Don't Answer The Phone!
Bindy Sue FrÝnkŁnschtein | under the rubble | 02/14/2004
(4 out of 5 stars)
"S.F. Brownrigg (Don't Look In The Basement) strikes again with DON'T OPEN THE DOOR. This time we join Amanda Post (Susan Bracken) as she returns to her ailing grandmother's house after 13 years. In 1962 Amanda's mother was stabbed to death by an unknown (to us anyway) stalker. Upon her return, Amanda finds granny near death and two characters from her past hanging around the house. Mr. Kern is the town historian / museum curator, who has most of Amanda's mother and grandmother's possessions in his museum. He also wants the house for his collection. The second man, known as "the judge" (Gene Ross), used to be the family attorney. He's a mean old booger with a hidden agenda of his own. There appears to be a conspiracy between these two and granny's doctor. Amanda argues with them and they leave. Alone in the house (except for the near-comatose grandmother) Amanda receives a series of obscene / disturbing phone calls. It is obvious who the sick caller is, but Amanda is clueless. This guy is calling from inside the house (ala "Black Christmas" and "When A Stranger Calls") and watching her through cracks and holes in the walls. Amanda calls her boyfriend Nick (Hugh Feagin), who just happens to be a doctor, and has grandma admitted to a hospital. Now it's just Amanda and the phone-freak. Murder abounds as we uncover his identity and his motives. DOTD is fun to watch, especially to see the same group of actors from other Brownrigg features. While not the best horror film ever made, I found it quite enjoyable, and there's a nice twist at the end that isn't your typical finale..."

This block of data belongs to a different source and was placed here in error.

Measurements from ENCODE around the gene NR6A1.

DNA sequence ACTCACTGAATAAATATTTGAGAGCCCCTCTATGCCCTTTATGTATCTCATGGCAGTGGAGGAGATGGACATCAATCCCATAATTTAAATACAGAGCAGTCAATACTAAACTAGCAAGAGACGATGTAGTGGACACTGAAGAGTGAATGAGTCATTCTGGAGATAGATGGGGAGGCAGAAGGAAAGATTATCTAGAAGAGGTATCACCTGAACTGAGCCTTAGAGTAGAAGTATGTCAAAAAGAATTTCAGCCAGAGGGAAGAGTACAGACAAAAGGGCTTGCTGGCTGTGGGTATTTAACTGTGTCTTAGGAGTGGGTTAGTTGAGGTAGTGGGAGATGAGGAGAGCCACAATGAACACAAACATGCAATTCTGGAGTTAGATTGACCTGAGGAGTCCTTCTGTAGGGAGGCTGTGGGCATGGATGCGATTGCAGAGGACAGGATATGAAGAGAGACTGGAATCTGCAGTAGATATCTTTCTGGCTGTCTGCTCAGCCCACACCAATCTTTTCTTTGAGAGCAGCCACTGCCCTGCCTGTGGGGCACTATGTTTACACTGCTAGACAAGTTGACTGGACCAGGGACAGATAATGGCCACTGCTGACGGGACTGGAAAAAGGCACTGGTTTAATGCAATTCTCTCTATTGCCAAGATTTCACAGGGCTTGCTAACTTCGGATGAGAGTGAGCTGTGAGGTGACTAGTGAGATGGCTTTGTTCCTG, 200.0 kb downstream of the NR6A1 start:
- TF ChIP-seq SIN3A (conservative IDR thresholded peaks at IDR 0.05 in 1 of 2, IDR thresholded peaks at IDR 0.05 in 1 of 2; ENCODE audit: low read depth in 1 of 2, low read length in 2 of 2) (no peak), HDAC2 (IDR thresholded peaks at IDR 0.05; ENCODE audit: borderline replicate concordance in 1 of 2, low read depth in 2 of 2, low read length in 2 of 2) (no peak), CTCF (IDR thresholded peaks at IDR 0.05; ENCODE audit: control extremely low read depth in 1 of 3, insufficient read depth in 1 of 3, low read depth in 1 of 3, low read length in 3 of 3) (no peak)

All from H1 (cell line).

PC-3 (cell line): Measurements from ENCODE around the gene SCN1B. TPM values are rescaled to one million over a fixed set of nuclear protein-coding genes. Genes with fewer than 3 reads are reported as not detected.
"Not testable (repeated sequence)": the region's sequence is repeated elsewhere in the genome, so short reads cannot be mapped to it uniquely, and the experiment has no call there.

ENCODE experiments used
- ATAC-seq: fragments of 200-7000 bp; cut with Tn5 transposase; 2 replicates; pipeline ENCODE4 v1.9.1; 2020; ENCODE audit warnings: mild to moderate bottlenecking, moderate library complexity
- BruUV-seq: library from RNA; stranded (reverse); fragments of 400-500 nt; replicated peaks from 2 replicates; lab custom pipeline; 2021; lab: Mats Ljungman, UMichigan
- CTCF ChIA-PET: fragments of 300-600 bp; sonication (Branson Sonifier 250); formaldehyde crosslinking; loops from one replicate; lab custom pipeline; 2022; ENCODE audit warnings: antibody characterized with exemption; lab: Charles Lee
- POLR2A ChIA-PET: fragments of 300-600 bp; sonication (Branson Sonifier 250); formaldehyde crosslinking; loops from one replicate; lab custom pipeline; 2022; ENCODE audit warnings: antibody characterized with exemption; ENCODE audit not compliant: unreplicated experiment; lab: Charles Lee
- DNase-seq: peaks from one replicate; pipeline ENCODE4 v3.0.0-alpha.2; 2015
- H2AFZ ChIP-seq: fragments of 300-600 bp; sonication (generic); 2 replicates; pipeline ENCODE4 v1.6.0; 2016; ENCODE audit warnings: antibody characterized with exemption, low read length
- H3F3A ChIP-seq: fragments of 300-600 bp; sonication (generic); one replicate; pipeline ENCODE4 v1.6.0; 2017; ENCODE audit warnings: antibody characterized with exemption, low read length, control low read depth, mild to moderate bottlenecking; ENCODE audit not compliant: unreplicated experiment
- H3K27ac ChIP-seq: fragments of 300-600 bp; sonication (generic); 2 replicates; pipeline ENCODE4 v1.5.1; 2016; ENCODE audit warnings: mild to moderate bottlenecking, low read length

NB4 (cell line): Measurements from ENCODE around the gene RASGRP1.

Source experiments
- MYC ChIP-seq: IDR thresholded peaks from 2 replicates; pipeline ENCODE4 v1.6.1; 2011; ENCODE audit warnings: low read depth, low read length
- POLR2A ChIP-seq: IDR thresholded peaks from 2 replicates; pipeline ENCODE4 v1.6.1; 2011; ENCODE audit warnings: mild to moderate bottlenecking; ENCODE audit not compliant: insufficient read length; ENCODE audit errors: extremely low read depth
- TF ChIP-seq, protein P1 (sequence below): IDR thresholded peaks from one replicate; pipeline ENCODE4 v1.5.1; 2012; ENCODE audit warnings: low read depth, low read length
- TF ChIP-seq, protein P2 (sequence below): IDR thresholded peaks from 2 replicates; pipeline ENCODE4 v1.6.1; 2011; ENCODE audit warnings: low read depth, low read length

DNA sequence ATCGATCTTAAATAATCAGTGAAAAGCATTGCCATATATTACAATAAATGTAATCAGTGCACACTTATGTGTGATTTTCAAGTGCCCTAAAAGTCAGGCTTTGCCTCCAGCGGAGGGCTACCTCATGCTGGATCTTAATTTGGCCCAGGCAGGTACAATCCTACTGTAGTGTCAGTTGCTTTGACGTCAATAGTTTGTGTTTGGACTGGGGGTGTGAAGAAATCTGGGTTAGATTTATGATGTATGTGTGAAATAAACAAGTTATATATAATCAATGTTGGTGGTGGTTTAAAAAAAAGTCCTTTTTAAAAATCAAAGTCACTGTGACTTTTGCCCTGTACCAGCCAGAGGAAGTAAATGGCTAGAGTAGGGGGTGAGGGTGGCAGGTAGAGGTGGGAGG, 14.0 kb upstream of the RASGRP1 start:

Whisper dirty to me
cookieman108 | Inside the jar... | 02/15/2005
(3 out of 5 stars)